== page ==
> Jay Scott writes:
> >>> This 30 minute flurry of activity looks a tad suspicious if you ask me
> >>> $CYC 15 99 1997/03/23 01:43:20 1 2 847 758
> >>> $CYC 15 1 1997/03/23 01:30:48 16 3 758 847
> >>> $CYC 34 99 1997/03/23 01:22:50 1 2 847 758
> >>> $CYC 34 1 1997/03/23 01:18:14 35 3 758 847
> >>Looks like a couple of users (maybe one user with two addresses?)
> >>transferring about $50 from one account to another. That's
> >>one way to jack up your score...
> >Yup. New player 847 (anonymous, of course) transferred just under $50 to
> >758 <email@example.com>, whose e-mail account bears the name
> >"Ilya Lipkind".
> Also note that player 847 had just recieved his first $50 allowance, and
> promptly gave all but $1 of it away to player 758.
> >From the FX rules file (http://www.ideosphere.com/fx/docs/rules.html#Rules):
> > You may only control one IF account.
> > You may not trade with the purpose of transferring money between accounts.
> > These are not "rules" because they are not enforceable. Because FX is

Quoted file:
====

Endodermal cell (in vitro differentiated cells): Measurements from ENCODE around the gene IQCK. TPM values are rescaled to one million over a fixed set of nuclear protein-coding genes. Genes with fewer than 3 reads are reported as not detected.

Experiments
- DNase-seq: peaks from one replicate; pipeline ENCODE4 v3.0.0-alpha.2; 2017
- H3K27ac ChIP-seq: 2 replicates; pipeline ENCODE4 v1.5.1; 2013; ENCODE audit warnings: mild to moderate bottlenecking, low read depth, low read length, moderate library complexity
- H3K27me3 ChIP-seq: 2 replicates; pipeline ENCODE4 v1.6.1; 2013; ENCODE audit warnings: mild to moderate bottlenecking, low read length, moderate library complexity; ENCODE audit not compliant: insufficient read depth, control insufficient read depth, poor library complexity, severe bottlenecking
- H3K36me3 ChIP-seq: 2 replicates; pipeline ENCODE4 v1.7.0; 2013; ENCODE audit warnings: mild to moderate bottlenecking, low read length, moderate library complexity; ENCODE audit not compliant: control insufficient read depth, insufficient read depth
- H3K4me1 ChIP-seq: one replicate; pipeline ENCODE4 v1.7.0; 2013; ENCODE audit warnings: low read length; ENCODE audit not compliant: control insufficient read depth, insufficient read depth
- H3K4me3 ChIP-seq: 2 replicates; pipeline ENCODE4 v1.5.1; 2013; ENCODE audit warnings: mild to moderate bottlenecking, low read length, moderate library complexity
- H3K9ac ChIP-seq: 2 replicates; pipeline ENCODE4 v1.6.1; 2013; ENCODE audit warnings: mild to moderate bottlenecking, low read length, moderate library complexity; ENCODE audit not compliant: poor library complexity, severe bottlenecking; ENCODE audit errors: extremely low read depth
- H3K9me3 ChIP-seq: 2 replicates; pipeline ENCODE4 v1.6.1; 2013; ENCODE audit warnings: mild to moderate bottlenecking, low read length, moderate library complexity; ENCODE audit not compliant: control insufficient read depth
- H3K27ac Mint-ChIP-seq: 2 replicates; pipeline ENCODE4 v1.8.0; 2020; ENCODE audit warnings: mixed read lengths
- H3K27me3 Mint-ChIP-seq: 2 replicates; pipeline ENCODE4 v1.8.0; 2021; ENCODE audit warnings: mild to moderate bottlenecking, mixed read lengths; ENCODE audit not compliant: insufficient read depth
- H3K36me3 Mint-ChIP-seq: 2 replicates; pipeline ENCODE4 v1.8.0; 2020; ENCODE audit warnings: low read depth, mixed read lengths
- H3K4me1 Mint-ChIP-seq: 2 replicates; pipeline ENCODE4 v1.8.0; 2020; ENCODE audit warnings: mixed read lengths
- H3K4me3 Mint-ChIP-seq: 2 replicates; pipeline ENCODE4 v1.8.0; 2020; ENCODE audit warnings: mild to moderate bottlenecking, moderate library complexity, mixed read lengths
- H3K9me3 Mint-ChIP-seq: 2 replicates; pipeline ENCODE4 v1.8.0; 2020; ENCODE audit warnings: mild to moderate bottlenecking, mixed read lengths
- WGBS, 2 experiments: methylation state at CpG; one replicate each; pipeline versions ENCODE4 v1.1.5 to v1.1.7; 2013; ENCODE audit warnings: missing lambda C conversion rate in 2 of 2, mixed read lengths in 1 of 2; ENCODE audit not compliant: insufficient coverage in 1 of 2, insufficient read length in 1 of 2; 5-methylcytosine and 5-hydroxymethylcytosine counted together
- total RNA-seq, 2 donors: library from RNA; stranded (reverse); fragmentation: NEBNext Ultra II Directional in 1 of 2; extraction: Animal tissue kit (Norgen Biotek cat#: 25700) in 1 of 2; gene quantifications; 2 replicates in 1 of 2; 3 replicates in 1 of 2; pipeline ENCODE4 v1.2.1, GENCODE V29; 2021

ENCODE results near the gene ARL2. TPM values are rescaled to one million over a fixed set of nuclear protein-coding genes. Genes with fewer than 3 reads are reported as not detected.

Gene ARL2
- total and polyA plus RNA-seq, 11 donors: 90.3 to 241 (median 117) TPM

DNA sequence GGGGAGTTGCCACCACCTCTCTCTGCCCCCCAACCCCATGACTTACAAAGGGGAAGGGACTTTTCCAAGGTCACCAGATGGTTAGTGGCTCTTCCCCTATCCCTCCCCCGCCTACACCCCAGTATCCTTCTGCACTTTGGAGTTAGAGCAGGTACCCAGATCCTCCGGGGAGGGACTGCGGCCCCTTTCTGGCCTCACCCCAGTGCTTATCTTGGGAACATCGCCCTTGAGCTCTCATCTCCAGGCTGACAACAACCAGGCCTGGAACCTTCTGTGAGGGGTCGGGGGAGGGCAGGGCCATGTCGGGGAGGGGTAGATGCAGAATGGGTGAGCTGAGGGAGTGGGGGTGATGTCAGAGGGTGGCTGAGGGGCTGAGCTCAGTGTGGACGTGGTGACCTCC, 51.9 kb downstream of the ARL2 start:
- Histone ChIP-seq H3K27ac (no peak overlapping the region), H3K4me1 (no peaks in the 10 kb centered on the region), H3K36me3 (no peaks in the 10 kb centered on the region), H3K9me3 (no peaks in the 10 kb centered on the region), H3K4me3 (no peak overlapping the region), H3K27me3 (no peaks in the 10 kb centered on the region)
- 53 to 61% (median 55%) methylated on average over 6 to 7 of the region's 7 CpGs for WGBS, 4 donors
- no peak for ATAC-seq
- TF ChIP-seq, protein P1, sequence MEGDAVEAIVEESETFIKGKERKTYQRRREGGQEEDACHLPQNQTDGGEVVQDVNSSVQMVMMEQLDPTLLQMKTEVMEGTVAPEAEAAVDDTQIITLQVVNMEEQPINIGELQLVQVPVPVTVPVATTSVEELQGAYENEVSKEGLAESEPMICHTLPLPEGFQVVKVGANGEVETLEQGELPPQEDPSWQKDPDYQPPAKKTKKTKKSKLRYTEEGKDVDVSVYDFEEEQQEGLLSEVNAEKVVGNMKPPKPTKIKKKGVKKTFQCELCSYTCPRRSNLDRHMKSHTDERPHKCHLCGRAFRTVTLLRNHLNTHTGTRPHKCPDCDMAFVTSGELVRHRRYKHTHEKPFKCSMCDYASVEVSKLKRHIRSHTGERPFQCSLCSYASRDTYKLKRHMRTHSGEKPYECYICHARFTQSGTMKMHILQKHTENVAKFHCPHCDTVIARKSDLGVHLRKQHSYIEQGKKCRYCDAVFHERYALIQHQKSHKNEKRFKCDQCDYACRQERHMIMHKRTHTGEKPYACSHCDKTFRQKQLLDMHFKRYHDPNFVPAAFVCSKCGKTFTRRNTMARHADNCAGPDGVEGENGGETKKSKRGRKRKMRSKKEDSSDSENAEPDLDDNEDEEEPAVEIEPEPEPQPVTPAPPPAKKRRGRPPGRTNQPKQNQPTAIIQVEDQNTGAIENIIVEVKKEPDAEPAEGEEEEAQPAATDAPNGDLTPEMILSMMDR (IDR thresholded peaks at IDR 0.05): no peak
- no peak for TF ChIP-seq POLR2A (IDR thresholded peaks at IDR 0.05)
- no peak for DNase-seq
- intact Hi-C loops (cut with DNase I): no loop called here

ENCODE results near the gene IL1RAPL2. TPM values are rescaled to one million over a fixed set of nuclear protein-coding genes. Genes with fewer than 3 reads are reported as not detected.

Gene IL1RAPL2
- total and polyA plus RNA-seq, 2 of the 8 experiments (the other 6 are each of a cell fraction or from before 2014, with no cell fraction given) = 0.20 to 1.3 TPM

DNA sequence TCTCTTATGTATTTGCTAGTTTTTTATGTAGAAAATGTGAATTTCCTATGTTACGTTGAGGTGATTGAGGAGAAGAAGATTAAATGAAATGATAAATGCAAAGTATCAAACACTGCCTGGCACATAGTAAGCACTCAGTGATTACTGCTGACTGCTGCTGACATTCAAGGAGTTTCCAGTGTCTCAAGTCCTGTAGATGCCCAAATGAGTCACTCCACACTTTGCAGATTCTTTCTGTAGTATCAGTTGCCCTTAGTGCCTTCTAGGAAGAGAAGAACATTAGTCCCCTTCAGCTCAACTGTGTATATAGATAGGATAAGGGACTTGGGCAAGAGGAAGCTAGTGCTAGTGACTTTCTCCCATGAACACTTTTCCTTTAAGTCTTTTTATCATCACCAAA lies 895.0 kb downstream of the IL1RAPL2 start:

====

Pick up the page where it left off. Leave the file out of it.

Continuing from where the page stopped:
> > self-regulating, users are allowed to report suspicious activity to the
> > FX administrators.
> > Penalties for rule violations are completely at the whim of the FX
> > administrators, and may include (FX money) fines, coupon fines, and
> > account deletions.
> I suggest at a minimum that we delete account 847 (only holds a -1 in
> $CYC, and hasn't done any other trades yet), and forfeit the $49 player
> 758 gained in this collusion.
> Does the FX database contain information on who owns anonymous accounts?
> I think this kind of information would be crucial to allow the FX
> administrators to check accounts suspected of collusion...
I was wondering how long it would take for someone to suggest some
draconian "know your customer" big brother type scheme for FX.
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